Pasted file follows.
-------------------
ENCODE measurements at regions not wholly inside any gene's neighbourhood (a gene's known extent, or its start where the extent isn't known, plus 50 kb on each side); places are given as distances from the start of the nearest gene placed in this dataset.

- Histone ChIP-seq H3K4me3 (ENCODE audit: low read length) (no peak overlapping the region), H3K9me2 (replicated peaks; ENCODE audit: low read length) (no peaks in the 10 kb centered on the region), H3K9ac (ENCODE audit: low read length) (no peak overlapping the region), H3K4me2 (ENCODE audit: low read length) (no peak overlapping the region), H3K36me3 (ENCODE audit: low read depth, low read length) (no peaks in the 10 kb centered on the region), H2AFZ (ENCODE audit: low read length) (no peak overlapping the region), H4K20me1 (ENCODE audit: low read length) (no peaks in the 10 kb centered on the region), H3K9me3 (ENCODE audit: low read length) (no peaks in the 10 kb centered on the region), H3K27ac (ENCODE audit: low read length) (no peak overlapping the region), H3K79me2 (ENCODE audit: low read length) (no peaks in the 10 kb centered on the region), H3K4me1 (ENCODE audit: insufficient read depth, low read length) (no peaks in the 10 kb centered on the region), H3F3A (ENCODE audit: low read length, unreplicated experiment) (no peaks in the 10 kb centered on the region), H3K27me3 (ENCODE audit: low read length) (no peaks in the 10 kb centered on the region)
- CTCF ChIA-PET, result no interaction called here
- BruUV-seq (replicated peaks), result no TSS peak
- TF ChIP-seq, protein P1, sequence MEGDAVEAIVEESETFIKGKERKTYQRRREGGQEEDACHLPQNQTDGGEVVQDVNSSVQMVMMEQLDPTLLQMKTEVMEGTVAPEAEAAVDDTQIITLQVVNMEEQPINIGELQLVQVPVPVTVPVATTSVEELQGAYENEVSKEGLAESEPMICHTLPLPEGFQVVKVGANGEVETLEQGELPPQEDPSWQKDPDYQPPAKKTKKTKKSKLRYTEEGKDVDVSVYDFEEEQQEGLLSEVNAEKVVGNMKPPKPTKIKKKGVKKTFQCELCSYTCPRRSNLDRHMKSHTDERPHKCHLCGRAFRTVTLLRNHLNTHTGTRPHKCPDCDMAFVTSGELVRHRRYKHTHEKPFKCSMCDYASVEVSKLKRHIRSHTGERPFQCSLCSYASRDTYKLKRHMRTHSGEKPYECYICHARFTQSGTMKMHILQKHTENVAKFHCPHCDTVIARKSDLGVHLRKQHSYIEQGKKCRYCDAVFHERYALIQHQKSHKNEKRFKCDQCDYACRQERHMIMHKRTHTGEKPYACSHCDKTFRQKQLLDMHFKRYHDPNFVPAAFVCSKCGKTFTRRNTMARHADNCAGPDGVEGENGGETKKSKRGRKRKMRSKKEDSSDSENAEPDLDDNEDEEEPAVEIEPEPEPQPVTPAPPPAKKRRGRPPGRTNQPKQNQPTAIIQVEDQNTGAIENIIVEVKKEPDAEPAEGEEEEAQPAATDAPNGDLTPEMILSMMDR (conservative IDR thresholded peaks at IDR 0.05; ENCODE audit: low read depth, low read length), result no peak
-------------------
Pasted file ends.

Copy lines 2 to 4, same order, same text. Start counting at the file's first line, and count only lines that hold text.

- Histone ChIP-seq H3K4me3 (ENCODE audit: low read length) (no peak overlapping the region), H3K9me2 (replicated peaks; ENCODE audit: low read length) (no peaks in the 10 kb centered on the region), H3K9ac (ENCODE audit: low read length) (no peak overlapping the region), H3K4me2 (ENCODE audit: low read length) (no peak overlapping the region), H3K36me3 (ENCODE audit: low read depth, low read length) (no peaks in the 10 kb centered on the region), H2AFZ (ENCODE audit: low read length) (no peak overlapping the region), H4K20me1 (ENCODE audit: low read length) (no peaks in the 10 kb centered on the region), H3K9me3 (ENCODE audit: low read length) (no peaks in the 10 kb centered on the region), H3K27ac (ENCODE audit: low read length) (no peak overlapping the region), H3K79me2 (ENCODE audit: low read length) (no peaks in the 10 kb centered on the region), H3K4me1 (ENCODE audit: insufficient read depth, low read length) (no peaks in the 10 kb centered on the region), H3F3A (ENCODE audit: low read length, unreplicated experiment) (no peaks in the 10 kb centered on the region), H3K27me3 (ENCODE audit: low read length) (no peaks in the 10 kb centered on the region)
- CTCF ChIA-PET, result no interaction called here
- BruUV-seq (replicated peaks), result no TSS peak